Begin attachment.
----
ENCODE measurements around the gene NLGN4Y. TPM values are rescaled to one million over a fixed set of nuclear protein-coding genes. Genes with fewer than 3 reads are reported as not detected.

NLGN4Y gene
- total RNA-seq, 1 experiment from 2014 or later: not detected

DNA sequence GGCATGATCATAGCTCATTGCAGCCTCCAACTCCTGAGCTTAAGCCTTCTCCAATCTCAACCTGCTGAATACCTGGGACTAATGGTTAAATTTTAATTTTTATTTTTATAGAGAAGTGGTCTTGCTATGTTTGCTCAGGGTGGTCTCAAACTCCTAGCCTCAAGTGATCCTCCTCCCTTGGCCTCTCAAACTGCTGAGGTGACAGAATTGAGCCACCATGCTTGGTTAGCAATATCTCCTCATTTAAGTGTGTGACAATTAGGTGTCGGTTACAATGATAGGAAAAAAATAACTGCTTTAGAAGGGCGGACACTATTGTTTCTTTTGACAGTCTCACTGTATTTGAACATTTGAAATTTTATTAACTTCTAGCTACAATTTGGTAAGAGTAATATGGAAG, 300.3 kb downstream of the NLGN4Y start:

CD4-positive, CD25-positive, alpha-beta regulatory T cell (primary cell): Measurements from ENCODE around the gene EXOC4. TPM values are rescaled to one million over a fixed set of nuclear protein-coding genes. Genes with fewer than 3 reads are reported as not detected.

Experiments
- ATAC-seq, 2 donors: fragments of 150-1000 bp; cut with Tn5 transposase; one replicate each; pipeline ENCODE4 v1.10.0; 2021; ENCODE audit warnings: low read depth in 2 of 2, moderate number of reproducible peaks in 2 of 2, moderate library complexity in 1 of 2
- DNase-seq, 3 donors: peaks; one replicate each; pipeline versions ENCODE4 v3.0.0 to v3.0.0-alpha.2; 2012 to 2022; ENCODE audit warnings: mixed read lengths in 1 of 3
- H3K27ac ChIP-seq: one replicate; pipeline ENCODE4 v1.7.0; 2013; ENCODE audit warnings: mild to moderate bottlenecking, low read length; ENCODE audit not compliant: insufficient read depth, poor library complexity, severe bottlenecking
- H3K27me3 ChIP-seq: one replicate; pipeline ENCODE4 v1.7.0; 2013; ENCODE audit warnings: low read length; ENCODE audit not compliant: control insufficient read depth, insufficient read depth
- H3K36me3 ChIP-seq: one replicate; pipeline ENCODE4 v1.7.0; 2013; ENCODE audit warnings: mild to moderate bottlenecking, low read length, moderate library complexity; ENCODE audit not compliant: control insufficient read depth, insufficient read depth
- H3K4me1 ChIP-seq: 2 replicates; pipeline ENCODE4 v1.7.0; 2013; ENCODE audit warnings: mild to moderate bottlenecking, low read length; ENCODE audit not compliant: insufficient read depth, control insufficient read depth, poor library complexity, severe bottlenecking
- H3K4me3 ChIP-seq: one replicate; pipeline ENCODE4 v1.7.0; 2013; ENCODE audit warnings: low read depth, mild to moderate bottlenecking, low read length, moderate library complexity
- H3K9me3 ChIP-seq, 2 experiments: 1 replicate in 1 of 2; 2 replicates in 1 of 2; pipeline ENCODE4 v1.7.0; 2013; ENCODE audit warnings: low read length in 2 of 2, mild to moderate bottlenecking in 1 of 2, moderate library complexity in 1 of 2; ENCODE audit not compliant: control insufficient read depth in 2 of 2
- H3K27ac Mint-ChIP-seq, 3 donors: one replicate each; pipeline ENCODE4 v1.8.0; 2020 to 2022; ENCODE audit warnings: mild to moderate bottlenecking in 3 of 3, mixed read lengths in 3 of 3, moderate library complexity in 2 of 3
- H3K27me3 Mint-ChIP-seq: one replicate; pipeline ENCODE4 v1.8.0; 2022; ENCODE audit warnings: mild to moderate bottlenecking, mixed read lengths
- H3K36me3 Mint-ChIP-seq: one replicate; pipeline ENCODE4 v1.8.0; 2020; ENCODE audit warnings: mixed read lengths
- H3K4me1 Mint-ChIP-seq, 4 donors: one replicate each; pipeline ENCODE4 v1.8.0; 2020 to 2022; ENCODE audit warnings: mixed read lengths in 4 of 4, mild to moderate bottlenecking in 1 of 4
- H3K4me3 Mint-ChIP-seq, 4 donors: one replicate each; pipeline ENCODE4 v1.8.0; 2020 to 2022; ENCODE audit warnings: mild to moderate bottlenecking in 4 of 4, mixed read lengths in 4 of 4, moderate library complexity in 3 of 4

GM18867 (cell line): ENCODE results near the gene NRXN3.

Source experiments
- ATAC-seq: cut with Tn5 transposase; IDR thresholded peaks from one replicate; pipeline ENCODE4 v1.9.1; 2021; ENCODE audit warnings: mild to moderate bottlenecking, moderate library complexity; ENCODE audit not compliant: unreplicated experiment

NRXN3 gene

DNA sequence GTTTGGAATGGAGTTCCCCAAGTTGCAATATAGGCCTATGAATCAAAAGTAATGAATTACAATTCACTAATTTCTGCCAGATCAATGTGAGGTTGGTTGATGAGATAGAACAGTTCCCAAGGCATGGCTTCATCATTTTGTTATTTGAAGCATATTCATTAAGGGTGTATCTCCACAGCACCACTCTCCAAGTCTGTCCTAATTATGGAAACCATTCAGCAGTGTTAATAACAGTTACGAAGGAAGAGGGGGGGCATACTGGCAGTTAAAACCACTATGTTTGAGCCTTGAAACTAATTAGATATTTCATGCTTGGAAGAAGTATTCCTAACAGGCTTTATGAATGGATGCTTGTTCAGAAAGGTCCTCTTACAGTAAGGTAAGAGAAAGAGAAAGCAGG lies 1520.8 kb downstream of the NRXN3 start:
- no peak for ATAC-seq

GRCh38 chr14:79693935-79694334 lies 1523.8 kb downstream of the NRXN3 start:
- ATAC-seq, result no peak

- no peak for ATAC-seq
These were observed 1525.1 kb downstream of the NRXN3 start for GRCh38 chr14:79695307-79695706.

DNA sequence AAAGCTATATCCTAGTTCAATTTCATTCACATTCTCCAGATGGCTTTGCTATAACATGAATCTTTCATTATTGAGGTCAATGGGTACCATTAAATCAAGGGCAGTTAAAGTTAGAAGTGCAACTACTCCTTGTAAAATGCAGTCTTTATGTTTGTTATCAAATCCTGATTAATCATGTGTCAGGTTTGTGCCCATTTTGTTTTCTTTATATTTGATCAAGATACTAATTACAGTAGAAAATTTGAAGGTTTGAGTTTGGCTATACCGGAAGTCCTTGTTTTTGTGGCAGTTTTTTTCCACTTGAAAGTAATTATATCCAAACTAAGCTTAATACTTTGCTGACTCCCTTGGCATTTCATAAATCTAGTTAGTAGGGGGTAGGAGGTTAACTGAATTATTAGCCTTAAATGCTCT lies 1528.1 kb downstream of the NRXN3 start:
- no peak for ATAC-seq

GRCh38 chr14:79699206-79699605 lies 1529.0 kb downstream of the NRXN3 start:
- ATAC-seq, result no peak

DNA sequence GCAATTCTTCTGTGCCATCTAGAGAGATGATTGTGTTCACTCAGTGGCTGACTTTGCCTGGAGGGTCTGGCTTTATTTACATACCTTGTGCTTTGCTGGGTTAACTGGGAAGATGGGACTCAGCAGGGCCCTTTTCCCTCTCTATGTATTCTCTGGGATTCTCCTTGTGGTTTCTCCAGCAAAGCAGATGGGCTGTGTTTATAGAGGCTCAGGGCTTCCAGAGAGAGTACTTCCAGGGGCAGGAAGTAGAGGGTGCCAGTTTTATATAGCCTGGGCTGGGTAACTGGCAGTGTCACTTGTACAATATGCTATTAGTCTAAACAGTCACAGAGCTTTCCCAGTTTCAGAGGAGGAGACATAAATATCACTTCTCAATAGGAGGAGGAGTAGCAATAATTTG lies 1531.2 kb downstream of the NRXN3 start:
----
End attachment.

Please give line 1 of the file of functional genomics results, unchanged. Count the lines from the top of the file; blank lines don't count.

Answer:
ENCODE measurements around the gene NLGN4Y. TPM values are rescaled to one million over a fixed set of nuclear protein-coding genes. Genes with fewer than 3 reads are reported as not detected.